However, the bigger problem as I see it is that it violates the premise that a person has a single vote.  When corporations are allowed to fund PACs without restriction, it gives powerful CEOs and Board Chairmen the ability to influence a disproportionately large number of votes in a way that could likely run counter to the interests of their employees.  This can result in what many have called institutionalized corruption.  As Fareed Zakaria has recently said:

Special interests pay politicians vast amounts of cash for their campaigns, and in return they get favorable exemptions or credits in the tax code.  In other countries, this sort of bribery takes place underneath bridges and with cash in brown envelopes.  In America it is institutionalized and legal, but it is the same—cash for politicians in return for favorable treatment from the government.  The U.S. tax system is not simply corrupt; it is corrupt in a deceptive manner that has degraded the entire system of American government.  Congress is able to funnel vast sums of money to its favored funders through the tax code without anyone realizing it. 

Please, Tea Party Christians, realize that what your favorite officials are doing to protect corporations is not only bad for America, but reflects the worst kind of corruption.  In light of the recent CBO report on the growing wealth inequality among us, it’s clear that their actions will only line the pockets of the rich and force the middleclass to pay for corporate mistakes.  It will protect the behavior of the CEO of Whirlpool, who acquired a primary competitor, only to close many of its plants and cancel the pension benefits of the people who’d worked there. 

Is that the behavior you want to protect?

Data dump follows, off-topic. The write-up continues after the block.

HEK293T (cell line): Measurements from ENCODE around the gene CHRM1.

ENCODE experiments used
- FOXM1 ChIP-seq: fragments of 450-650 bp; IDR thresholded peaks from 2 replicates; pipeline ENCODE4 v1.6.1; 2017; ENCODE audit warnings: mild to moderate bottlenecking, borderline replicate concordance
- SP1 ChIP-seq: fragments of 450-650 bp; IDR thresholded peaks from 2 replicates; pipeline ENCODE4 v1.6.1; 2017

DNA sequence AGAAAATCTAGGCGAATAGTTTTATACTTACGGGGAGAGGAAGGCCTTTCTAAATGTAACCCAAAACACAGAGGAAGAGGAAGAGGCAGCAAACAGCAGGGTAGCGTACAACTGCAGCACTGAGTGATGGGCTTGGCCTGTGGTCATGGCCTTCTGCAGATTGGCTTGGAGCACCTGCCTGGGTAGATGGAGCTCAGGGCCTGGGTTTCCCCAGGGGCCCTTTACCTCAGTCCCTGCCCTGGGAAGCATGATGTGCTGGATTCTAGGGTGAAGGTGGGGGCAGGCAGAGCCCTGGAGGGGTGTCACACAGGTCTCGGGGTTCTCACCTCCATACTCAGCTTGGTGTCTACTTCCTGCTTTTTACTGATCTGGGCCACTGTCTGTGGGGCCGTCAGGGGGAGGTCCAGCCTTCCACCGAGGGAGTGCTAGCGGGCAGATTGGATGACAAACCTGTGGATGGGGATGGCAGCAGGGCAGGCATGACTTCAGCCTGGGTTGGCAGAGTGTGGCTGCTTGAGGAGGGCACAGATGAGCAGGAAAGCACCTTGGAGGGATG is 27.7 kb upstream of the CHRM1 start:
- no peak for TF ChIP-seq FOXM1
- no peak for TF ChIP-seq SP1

October 26, 2011

Indulgences and the Influence of the Rich

A sad aspect of Christianity’s history occurred during the Middle Ages, when representatives of the church sought money from parishioners through the granting of indulgences.  Essentially, pardoners—armed with mandates to collect alms—promised salvation to those who paid for it.  Indulgences were seen by Martin Luther as the purchase and sale of salvation and as a way to justify acts of great evil.  This was one of the catalysts that ushered in the Protestant Reformation. 

Today we see the practice for what it is—barbaric and based primarily upon greed.  However, future generations will make the same claim about a similar evil among us.  In this nation, where a vast majority of people claim to be Christian, we see political power being bought by the rich, while institutions and processes meant to defend the middleclass are dismantled.  A good example of this is how collective bargaining rights have been restricted in many states, even as the influence of a rich few, like the Koch family, grows in ways that brings them unprecedented access.

Why do Christians tolerate this, when their Savior said, “Inasmuch as ye did it not to the least of these, ye did it not to me”?  Why, in particular, do the Tea Party faithful applaud draconian budget cuts that cause fire fighters and teachers to lose their jobs, even while the richest among us horde the cash they receive through tax savings?

There are two reasons why this occurs.  For starters, we’re not Christian—at least not in the way Jesus taught.  Hopefully you’ve read compelling evidence that supports that view elsewhere in this blog, but it doesn’t help that Herman Cain—who claims God told him to run for the presidency—says, “If you don't have a job and you're not rich, blame yourself.”  Apparently, he believes our primary goal in life should be the acquisition of wealth and shame on anyone who chooses to be a school teacher who’d rather prepare children for life, but can’t keep a job in today’s uneasy economic climate.